You have just landed an accounting position with a national telecommunications company. Because this is your first job you are eager to please your co-workers and your supervisor, who works closely with the controller. Your supervisor has just paid you a visit, and she told you that the controller is concerned that profits for the last fiscal year are much less than profits for the preceding five years. The controller has asked that depreciation on a machine purchased at the beginning of last year be recalculated. The machine has a five-year useful life and is depreciated using the straight-line method. The controller has asked that the machine be depreciated over a ten-year useful life. Your supervisor contends that the “depreciation thing” really doesn’t matter because the machine has already been paid for. In addition, your supervisor gives you an adjusting journal entry to correct what she calls “expense transfers.” This entry transfers items originally recorded as repairs and maintenance to capital assets.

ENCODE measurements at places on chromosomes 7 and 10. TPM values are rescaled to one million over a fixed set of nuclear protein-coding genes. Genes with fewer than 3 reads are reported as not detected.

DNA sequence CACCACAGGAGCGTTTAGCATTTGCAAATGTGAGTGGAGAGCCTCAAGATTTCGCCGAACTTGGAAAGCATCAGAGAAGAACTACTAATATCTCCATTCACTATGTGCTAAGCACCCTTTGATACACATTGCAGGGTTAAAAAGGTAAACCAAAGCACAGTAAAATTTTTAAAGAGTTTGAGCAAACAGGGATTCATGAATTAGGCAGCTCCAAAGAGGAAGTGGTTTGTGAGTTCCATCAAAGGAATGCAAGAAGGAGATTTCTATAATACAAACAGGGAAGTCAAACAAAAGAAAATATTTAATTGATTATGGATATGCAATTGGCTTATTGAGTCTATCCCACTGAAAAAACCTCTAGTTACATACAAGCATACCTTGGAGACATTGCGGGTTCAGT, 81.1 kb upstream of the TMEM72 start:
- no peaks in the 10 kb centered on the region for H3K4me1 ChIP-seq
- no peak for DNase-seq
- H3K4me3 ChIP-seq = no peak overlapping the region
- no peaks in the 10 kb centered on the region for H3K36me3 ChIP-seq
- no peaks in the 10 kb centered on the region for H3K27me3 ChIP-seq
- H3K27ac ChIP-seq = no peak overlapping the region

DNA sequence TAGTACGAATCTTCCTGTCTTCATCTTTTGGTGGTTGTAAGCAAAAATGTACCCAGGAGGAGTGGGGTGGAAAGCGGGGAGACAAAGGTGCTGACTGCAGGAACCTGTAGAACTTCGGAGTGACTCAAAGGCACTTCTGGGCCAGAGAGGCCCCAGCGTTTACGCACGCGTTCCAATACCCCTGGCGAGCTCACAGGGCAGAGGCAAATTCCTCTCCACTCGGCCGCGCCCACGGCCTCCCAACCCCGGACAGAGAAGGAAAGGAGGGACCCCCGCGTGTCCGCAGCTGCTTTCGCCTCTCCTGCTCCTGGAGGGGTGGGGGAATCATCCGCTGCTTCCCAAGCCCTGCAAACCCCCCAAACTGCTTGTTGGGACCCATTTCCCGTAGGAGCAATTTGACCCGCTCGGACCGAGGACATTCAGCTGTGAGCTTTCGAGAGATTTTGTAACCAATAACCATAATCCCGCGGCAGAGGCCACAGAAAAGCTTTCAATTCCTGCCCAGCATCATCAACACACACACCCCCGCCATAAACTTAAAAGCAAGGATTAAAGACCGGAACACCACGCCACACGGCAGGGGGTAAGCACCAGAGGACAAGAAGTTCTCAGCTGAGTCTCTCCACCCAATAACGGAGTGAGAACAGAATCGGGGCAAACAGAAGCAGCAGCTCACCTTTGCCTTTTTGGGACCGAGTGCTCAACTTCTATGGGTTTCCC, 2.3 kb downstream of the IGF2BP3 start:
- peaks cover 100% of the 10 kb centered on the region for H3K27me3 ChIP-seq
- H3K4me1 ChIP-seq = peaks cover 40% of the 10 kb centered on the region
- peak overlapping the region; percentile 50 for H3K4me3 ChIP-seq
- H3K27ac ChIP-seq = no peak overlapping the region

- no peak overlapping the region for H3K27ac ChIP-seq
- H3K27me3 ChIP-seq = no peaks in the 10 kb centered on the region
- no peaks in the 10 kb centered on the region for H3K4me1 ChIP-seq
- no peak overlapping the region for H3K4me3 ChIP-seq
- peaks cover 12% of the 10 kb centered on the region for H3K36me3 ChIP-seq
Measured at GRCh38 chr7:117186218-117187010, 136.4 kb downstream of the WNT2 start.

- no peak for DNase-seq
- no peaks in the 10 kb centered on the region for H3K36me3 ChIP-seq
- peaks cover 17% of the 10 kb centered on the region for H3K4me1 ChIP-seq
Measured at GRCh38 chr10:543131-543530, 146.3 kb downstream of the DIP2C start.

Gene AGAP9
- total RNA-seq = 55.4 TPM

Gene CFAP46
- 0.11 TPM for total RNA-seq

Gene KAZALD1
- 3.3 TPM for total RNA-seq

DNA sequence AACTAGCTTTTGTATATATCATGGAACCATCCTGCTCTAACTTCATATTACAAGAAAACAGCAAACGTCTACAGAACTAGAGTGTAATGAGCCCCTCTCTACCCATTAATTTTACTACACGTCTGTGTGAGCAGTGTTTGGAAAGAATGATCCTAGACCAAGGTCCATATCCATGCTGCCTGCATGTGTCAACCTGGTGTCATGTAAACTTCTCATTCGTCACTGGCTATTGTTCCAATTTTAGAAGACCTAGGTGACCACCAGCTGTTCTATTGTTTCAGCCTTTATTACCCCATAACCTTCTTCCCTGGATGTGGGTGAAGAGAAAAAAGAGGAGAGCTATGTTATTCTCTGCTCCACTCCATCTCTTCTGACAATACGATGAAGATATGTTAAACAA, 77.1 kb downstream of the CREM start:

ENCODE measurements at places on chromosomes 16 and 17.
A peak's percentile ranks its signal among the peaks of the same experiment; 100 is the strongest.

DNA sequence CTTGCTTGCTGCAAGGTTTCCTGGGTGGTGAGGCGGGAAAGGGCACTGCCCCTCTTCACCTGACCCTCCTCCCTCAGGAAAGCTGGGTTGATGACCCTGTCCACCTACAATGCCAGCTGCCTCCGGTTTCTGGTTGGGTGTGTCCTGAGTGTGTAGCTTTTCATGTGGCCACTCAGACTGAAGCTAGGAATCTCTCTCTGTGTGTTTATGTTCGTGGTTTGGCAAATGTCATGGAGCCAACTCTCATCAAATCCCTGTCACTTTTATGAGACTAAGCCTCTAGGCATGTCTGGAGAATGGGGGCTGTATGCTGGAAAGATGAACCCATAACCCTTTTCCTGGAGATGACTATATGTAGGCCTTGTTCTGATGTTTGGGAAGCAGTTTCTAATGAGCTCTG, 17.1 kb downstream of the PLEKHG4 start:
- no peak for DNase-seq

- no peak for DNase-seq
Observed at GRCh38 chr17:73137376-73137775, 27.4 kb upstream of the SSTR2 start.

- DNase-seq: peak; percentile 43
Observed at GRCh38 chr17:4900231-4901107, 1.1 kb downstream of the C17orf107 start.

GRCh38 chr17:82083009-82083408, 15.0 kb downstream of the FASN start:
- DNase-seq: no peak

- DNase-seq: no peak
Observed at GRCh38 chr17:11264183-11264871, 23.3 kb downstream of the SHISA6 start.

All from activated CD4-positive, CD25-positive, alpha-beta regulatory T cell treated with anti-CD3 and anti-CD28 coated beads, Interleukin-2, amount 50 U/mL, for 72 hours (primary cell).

Address the following:
- Do you agree with the supervisor regarding the change in the estimated useful life of the machine? Why or why not?
- Are you going to recalculate the depreciation and change the entry? Why or why not?
- What is the proper accounting treatment for: (a) repairs and maintenance and
(b) plant assets?
- What is your supervisor trying to accomplish with the suggested “expense transfers” entry? What would be your course of action regarding the suggested entry?